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Cornell students protest against national and local racism

by Shelby Toth - Copy Editor
Tue, Oct 3rd 2017 09:00 pm

Cornell University students, faculty and community members took a stand, or rather, a knee, in a rally to protest racism on Wednesday, Sept. 27. The rally dubbed “Take a Knee,” was held on Cornell’s campus, where several hundreds of people came together in unity. According to The Ithaca Voice, the protest was in response to “two major national and local events.”

While the national event is quite obviously the NFL players taking a knee in protest of police brutality against people of color, the local event involved the assault of a Cornell student.

 According to HuffPost, a black student was walking home early in the morning when he noticed a group of roughly five men shoving his friend around. While trying to break up the fight, the men turned on the student and started attacking him, shouting “expletives and racial slurs.”

The only man arrested for the assault was John Greenwood, a 19-year-old student and, unsurprisingly, a member of an unrecognized fraternity on campus. HuffPost reports that he has been charged with “misdemeanor third-degree assault.” 

The fraternity, Psi Epsilon, has already been in deep water recently. According to The New York Times, the fraternity was suspended in 2016, when its president was accused of sexual assault. 

The fraternity was banned at the university after members threw a party during that suspension. Psi Epsilon was trying to become reinstated, all hopes for that have been crushed due to this incident. 

According to HuffPost, Cornell University President Martha E. Pollard stated, “based on what we know, and pending final investigation, Cornell will not consider Psi Upsilon’s reinstatement as an affiliated fraternity.”

As reported by the same article, this wasn’t the first racially charged incident at Cornell this academic year. Two weeks before the assault, student members of a different fraternity at Cornell chanted “build a wall, build a wall” outside the Latino Living Center on campus.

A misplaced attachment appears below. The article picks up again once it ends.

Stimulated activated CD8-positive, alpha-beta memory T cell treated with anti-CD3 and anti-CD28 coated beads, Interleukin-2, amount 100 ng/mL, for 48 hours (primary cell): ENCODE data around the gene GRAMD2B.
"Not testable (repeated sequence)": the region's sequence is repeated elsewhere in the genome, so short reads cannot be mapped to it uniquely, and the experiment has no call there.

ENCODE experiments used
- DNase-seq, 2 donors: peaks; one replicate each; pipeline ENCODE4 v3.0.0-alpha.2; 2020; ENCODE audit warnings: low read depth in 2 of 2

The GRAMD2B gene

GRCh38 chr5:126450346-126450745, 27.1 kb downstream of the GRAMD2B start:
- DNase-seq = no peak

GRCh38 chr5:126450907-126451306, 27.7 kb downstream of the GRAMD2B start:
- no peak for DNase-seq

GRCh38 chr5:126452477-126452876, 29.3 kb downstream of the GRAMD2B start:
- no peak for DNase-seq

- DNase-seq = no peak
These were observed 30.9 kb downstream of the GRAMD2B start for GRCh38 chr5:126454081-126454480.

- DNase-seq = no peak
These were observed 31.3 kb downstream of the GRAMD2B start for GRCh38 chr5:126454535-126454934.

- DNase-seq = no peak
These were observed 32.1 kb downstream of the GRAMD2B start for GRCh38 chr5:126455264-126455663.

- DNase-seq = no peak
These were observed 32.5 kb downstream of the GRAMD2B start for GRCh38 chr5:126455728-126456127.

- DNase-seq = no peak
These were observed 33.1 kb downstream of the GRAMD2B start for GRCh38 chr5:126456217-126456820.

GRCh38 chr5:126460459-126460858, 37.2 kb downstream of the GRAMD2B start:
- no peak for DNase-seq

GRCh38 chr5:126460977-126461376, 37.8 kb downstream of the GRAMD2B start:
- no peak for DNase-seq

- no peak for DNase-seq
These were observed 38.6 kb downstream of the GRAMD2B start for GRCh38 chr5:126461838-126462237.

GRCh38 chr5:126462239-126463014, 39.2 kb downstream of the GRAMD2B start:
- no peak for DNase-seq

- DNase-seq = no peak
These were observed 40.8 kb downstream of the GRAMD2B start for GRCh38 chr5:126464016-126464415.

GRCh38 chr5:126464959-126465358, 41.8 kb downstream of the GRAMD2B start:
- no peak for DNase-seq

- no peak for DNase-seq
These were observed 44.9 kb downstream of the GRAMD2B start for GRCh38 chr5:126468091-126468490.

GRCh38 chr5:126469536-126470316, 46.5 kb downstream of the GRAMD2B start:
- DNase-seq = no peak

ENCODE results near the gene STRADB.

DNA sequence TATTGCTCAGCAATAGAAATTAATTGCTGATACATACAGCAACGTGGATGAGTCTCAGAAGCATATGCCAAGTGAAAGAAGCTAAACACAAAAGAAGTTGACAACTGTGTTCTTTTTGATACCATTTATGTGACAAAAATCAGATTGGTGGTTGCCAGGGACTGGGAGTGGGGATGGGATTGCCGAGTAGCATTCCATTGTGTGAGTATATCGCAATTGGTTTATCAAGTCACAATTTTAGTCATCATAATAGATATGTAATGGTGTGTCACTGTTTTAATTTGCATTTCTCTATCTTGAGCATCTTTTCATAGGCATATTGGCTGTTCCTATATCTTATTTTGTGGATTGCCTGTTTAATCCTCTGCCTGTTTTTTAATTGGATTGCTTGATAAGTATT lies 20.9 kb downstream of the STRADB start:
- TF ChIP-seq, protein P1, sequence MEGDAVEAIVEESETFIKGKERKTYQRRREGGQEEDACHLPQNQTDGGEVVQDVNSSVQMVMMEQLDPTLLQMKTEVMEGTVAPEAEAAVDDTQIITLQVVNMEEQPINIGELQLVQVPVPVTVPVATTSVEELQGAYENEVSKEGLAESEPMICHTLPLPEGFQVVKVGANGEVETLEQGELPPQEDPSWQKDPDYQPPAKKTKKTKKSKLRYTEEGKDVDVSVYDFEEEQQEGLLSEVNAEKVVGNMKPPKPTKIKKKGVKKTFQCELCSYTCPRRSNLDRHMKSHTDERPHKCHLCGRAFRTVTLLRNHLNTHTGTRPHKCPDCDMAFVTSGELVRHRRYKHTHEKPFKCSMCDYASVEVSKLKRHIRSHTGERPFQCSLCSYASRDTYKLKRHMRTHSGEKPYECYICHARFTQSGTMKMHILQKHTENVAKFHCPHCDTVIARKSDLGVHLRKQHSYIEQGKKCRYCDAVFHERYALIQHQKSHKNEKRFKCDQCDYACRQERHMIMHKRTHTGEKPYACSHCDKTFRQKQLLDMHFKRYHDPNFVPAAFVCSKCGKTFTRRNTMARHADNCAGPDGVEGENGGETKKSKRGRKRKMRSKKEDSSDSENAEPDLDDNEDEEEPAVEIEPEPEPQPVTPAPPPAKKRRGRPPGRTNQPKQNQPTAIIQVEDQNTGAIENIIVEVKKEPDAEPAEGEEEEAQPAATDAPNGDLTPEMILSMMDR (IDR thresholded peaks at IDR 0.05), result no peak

College campuses, while also promoting huge amounts of diversity, seem to be breeding grounds for racist thoughts, among other hateful rhetoric. Even on a campuse such as ours, we see hateful acts, such as last year when a racial slur coupled with a death threat was written on a student’s whiteboard outside his dorm. Terrible people find like-minded terrible people, and share outdated opinions that have no place in 2017.

As I previously stated, though, colleges can be the best place for students to be introduced to diversity and to be taught how how to handle their potential privilege. 

Schools all over the nation have various programs or events in place to bring awareness to high-profile issues, like the rally at Cornell.

 “Our society is steeped in white supremacy. Why should we expect Cornell, an enterprise built on stolen land, to be any different,” Professor of History at Cornell University Russel Rickford said. “Cornell University is a white supremacist entity because its daily functions reproduce the functions of privilege.”

Earlier in his speech, Rickford also addressed the commonly misguided notion that taking a knee is a pointless act.

“Some will say that the kneeling today by Cornell faculty and staff is an empty gesture... the participants, they will say, are climbing on the bandwagon,” Rickford said. “If a few minutes of gentle disruption can pierce our facade of neutrality, then today's exercise has served its purpose. If it unmasks hypocrisy, then it is a welcome intervention.”

According to The Ithaca Voice, professor of comparative literature Tracy McNulty asked everyone in attendance to take a knee for two minutes following the speech, roughly the length of the National Anthem. 

Afterward, Aziz Rana, a law professor at Cornell said, “There's a single act of taking a knee, which is a symbolic act. But that single act is meaningless unless it goes hand-in-hand with a commitment to say that everybody here now is accountable for what it means to create justice in this community and justice in this country.” Rana also said, “If we don't see every single act of that dehumanization as an affront to our own humanity, then we are part of that problem.”

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